“I would not need to service the entire additional money from the railway earnings only. I will get it from these companies, which adds to my capacity massively. So it becomes a game changer for the railways,” he said.

In the Railway Budget 2015-16 the minister has penciled an annual freight revenue target of 1.5 billion tonnes to be reached in five years, a 50 per cent increase from the current 1 billion tonnes per year. Most of the annual increase, the minister expects to earn by reducing the freight rates to lower than what truck operators demand. “It’s a doable plan,” he said.

Prabhu said this line of action has been overlooked by commentators who have instead claimed it would be difficult for him to finance the ambitious investment of Rs 8.56 lakh crore between now and 2019. They have pointed out that financing this level of investment would need about Rs 1,80,000 crore to be spent each year. But the Railway Budget has projected a plan outlay of only Rs 1,00,011 crore, a gap of nearly Rs 80,000 crore.

Within that, too, the railways has inked in Rs 17,655 crore as additional market borrowing. The interest cost on this borrowing will be a huge drag on railway revenue, they point out.

Prabhu said he is aware of the cost. He would consequently prefer to let the public sector companies share in the expansion plan. “So I don’t need budget for this from the department’s limited resource. Their borrowing on their balance sheet does not increase my liability,” he signs off.

Indian Express

 
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Posted by on April 17, 2015 in Uncategorized

 

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Southern Railway Nets Almost 4-fold from Advance Booking

The Railways’ decision to allow booking of tickets 120 days ahead of the journey enabled Southern Railway to earn 3.5 times the usual revenue on day one of its implementation.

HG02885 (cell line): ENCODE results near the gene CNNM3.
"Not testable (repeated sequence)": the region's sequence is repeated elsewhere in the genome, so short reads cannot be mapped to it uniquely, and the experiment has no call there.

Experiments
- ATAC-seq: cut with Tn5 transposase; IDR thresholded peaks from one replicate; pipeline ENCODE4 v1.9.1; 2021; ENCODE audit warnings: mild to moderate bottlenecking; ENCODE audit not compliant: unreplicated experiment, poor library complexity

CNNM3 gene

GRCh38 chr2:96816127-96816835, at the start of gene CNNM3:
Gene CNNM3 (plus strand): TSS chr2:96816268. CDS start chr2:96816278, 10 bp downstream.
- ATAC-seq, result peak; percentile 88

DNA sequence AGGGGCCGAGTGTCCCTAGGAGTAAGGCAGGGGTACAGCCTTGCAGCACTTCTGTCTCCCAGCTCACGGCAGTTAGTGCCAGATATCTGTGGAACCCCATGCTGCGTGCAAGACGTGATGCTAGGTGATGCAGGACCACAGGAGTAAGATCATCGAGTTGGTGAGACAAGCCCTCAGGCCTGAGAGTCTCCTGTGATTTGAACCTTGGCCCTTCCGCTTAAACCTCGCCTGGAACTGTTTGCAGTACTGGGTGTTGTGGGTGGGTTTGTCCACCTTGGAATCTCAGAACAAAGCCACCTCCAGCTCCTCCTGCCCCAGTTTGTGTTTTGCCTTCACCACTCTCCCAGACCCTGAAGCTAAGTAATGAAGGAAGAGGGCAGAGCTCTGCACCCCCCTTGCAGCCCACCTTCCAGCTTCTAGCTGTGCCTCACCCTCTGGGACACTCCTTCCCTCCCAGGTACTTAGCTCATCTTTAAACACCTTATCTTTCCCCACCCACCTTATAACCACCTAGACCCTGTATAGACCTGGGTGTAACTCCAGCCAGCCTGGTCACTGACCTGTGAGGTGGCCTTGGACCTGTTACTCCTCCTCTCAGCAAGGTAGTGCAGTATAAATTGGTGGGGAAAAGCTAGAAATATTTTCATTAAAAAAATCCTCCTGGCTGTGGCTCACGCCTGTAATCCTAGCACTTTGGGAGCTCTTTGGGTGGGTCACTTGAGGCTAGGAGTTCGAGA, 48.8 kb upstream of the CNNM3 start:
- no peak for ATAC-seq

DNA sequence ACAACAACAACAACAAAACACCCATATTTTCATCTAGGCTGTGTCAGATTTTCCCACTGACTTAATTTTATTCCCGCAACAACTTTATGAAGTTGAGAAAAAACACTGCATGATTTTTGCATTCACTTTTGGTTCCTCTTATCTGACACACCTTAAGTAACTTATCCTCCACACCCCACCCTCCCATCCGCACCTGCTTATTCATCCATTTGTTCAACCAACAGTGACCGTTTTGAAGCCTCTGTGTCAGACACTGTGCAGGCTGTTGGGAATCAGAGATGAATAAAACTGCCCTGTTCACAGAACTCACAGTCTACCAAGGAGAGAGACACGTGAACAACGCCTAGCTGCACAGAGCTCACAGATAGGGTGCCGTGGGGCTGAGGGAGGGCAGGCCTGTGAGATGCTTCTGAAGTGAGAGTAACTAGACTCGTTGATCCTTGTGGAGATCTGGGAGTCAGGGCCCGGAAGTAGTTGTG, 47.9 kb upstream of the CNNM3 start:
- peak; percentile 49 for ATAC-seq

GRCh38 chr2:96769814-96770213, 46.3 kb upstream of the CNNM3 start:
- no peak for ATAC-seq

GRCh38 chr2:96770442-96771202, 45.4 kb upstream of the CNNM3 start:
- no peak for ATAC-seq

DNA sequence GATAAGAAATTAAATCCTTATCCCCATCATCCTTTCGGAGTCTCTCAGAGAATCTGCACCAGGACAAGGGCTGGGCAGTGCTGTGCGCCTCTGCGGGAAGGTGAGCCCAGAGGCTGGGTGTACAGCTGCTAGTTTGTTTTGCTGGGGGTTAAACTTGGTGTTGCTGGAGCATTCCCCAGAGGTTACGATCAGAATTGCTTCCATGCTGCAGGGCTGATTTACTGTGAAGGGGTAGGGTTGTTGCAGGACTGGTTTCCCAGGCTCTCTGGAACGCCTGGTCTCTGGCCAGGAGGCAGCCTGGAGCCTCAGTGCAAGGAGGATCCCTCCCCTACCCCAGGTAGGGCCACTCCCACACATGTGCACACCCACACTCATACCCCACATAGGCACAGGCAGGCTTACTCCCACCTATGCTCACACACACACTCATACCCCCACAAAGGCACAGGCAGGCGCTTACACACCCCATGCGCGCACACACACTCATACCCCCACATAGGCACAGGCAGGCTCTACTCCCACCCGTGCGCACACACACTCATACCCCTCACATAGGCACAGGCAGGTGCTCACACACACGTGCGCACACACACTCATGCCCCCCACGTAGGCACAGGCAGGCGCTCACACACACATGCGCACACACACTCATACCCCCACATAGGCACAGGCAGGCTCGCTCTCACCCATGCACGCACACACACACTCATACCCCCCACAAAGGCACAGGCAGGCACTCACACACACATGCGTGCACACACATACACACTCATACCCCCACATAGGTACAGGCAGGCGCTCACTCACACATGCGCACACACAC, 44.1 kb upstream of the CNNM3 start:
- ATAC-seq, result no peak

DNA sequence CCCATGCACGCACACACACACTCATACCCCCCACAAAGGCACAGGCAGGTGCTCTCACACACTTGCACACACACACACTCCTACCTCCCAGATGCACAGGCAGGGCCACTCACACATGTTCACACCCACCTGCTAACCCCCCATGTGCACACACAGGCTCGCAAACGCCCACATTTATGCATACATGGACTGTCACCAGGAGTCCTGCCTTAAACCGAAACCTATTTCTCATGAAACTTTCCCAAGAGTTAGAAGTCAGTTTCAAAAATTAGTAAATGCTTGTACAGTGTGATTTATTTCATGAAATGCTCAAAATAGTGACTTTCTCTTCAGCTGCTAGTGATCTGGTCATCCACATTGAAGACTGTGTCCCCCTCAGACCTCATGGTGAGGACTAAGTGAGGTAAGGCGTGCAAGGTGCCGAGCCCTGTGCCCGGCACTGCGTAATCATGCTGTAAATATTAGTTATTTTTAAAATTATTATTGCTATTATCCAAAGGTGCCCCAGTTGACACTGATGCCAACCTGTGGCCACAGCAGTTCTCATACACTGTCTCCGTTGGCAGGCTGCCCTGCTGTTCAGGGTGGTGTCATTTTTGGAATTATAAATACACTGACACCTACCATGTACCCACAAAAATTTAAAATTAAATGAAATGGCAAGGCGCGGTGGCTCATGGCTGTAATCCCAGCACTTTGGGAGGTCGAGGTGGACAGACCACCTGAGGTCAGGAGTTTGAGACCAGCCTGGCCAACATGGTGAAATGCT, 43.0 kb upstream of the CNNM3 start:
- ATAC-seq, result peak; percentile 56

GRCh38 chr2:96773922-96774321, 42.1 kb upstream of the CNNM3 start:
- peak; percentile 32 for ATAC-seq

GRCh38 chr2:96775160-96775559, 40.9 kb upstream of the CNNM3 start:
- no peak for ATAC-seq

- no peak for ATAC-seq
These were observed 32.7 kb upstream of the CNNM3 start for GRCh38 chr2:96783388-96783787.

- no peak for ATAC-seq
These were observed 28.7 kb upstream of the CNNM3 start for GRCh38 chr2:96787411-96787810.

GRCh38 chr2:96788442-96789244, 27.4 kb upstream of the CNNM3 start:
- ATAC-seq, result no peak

The 2015-16 Railway budget had extended to 120 days the advance booking period for passenger travel. When it came into effect on April 1, footfalls at booking counters increased and so did the revenue, as expected.

“The Southern Railway netted `10.89 crore on April 1. There were 1,03,000 transactions for 2,52,000 passengers. These figures are only of bookings at railway counters,” said L Nagarajan, chief reservation supervisor at the Coimbatore Junction station.

“In Coimbatore, the advance bookings fetched about `39 lakh on April 1. We opened nine counters to handle the extra crowd without getting any additional staff,” he added.

Online advance booking has also started booming. “My regular customers who book tickets a month in advance are now planning their travel two months ahead,” said S Karventhan, a ticket booking agent.

Some are even more early. “A few of my customers who travel regularly have booked for end of July. There is an increase in bookings as well. On an average I book 20 tickets a day. Yesterday I booked 70 tickets,” he told Express.

However, many feel that the move would further reduce ticket availability. P Manoj Kumar, an IT employee who works in Chennai and visits hometown Kovai on holidays, feels this will benefit only agents who would block many tickets and sell them at huge profits to actual passengers. “They can now block tickets longer. It makes travel difficult for people like me who cannot plan the journey so much in advance,” he said.

An Army jawan, K G Prakash, who was waiting to book his ticket at Coimbatore Junction, also felt the change would put people like him at a disadvantage as they might have to report for duty at very short notice. “We won’t have the time to plan the journey and book tickets, unlike civilians,” he said.

Karventhan, the booking agent, also felt that the facility would not benefit all passengers. “It is good only for those who travel regularly to the same place,” he said.

TOI

 
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Posted by on April 4, 2015 in Uncategorized